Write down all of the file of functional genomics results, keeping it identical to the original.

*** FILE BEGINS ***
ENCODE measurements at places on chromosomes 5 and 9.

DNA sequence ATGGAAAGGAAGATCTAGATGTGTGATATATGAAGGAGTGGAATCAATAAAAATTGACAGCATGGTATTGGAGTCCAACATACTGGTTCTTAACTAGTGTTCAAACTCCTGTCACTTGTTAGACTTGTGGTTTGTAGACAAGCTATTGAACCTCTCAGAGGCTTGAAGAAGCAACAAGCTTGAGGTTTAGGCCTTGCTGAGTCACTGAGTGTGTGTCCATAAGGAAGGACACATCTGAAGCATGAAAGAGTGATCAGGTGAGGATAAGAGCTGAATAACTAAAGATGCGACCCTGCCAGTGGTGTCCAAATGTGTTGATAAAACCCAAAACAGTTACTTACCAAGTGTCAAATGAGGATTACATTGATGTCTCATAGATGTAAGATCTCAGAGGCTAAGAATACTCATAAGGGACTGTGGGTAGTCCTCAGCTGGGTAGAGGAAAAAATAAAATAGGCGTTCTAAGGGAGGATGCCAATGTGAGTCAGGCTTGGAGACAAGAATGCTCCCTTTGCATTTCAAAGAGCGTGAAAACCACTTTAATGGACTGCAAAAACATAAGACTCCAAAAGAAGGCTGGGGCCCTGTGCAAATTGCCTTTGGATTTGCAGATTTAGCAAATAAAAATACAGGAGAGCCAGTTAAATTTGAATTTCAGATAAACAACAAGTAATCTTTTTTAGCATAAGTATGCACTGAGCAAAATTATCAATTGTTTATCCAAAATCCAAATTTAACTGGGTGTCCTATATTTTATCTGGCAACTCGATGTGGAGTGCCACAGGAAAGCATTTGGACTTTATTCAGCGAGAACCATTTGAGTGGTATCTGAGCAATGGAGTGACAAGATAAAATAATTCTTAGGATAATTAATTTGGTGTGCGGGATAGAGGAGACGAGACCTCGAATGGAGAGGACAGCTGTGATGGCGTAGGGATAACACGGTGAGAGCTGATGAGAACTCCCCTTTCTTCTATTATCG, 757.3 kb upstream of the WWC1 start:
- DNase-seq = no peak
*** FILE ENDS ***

ENCODE measurements at places on chromosomes 5 and 9.

DNA sequence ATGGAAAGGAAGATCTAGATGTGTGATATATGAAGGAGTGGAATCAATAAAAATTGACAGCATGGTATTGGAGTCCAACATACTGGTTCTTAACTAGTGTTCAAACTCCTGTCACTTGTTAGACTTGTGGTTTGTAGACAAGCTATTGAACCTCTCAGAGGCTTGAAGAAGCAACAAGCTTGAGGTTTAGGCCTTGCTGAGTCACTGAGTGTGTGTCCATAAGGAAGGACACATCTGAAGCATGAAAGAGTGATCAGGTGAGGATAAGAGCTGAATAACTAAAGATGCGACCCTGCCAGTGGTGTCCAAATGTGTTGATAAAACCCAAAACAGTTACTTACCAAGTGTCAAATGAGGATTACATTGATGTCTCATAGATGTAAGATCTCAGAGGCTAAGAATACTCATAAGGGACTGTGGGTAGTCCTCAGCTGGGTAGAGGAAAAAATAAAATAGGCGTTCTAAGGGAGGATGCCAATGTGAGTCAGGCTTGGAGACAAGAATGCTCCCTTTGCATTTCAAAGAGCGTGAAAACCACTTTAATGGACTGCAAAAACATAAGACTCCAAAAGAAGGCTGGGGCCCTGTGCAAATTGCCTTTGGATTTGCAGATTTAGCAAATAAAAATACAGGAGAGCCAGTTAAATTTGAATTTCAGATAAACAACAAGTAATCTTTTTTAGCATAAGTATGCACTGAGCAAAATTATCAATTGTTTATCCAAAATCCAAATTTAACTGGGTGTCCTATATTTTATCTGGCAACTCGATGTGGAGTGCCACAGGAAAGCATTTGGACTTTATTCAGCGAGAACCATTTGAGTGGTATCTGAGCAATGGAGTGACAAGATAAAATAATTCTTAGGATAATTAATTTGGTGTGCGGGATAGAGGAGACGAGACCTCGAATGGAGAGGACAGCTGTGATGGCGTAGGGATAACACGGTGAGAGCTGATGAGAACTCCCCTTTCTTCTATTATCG, 757.3 kb upstream of the WWC1 start:
- DNase-seq = no peak